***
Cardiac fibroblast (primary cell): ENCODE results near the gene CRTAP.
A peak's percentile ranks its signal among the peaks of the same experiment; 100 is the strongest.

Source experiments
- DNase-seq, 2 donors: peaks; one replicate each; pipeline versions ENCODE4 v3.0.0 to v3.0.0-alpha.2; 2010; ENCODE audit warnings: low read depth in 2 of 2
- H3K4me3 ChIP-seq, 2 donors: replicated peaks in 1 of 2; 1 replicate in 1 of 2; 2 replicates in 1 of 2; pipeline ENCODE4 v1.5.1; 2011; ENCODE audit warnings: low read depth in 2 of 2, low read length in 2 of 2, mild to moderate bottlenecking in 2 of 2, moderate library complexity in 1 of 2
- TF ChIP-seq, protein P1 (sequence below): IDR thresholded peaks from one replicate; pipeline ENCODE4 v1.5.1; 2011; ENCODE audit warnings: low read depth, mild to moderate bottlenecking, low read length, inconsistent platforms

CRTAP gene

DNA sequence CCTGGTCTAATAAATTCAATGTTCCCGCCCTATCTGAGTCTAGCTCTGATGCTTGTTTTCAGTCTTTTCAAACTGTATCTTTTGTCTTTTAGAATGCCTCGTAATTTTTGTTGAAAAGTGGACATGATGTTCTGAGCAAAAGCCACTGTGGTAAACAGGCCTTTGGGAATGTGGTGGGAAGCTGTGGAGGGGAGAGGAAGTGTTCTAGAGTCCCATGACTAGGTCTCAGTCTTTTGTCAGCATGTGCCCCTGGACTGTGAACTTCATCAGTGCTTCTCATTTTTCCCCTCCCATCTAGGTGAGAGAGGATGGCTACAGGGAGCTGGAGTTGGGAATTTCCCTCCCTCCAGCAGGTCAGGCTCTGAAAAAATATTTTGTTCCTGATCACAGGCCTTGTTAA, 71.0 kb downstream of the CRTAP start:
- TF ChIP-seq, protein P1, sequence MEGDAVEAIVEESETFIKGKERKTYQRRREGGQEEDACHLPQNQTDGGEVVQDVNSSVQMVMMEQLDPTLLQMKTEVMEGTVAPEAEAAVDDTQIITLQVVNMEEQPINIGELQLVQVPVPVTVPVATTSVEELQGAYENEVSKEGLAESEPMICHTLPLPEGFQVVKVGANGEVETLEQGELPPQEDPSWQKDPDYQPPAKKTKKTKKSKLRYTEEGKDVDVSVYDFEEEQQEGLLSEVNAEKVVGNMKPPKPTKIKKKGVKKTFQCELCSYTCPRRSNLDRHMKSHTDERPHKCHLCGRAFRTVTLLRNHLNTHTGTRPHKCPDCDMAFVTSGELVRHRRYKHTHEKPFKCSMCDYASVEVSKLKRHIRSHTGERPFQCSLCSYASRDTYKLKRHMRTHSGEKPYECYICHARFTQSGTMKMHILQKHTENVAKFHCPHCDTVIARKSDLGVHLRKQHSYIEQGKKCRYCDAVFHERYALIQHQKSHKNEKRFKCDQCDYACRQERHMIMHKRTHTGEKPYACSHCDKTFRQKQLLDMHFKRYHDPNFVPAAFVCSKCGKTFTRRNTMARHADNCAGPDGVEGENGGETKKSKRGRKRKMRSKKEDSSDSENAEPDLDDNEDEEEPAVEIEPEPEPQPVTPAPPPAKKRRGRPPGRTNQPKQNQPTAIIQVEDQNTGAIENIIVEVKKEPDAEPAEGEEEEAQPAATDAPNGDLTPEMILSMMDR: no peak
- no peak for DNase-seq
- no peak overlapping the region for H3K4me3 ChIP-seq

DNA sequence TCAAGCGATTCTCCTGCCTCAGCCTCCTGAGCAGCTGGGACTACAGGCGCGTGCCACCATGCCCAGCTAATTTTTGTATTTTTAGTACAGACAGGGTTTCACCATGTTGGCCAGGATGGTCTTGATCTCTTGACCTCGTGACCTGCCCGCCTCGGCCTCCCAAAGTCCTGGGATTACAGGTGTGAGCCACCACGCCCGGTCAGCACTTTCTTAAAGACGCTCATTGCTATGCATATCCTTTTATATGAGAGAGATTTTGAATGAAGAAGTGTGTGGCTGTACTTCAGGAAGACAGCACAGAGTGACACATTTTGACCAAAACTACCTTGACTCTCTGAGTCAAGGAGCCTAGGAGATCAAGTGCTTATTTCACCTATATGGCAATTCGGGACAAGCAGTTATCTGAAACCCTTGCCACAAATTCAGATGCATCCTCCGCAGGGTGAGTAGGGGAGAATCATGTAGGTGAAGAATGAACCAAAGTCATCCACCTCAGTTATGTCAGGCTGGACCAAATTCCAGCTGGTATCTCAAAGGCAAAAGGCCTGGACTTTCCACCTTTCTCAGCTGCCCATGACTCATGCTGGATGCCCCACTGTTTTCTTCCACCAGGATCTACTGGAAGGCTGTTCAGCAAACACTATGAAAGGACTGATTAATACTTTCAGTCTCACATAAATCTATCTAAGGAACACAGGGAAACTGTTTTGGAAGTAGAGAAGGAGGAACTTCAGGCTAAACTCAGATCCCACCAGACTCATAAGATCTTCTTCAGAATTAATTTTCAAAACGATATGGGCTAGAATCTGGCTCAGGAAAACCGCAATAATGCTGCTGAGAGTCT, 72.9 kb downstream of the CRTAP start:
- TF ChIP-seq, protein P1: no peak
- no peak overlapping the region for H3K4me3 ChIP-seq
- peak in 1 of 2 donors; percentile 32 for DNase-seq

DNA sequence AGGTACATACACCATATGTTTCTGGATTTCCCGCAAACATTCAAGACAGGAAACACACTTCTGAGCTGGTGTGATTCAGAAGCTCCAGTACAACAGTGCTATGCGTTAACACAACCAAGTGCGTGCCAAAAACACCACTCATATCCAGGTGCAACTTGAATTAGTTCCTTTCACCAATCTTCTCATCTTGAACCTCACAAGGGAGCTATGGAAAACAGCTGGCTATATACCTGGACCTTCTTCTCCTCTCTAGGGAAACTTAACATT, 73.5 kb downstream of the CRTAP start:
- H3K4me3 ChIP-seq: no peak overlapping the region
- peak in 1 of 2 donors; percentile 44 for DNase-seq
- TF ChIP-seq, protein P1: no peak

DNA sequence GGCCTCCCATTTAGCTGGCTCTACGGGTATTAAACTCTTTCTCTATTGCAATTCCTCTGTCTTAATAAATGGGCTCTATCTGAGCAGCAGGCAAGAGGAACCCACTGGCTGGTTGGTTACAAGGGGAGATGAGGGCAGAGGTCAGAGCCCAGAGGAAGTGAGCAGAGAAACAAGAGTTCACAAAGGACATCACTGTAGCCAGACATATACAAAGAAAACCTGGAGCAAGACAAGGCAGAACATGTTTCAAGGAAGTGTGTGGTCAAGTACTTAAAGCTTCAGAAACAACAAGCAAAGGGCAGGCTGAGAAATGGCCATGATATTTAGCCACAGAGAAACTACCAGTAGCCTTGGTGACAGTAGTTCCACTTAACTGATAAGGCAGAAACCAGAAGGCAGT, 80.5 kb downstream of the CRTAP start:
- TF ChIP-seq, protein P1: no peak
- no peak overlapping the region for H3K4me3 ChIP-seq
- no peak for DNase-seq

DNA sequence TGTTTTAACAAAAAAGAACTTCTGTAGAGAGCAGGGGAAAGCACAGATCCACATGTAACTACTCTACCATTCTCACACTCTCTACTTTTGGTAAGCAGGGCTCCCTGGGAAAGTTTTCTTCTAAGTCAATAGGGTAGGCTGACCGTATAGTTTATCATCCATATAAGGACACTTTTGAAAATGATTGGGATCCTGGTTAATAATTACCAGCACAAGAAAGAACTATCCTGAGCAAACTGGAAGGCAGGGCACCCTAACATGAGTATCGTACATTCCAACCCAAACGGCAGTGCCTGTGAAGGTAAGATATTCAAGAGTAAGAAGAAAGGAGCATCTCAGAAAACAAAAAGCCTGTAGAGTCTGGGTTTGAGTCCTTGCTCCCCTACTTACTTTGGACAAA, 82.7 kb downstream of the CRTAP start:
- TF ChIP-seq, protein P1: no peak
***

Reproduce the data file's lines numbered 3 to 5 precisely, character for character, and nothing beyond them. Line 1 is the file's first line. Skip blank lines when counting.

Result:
Source experiments
- DNase-seq, 2 donors: peaks; one replicate each; pipeline versions ENCODE4 v3.0.0 to v3.0.0-alpha.2; 2010; ENCODE audit warnings: low read depth in 2 of 2
- H3K4me3 ChIP-seq, 2 donors: replicated peaks in 1 of 2; 1 replicate in 1 of 2; 2 replicates in 1 of 2; pipeline ENCODE4 v1.5.1; 2011; ENCODE audit warnings: low read depth in 2 of 2, low read length in 2 of 2, mild to moderate bottlenecking in 2 of 2, moderate library complexity in 1 of 2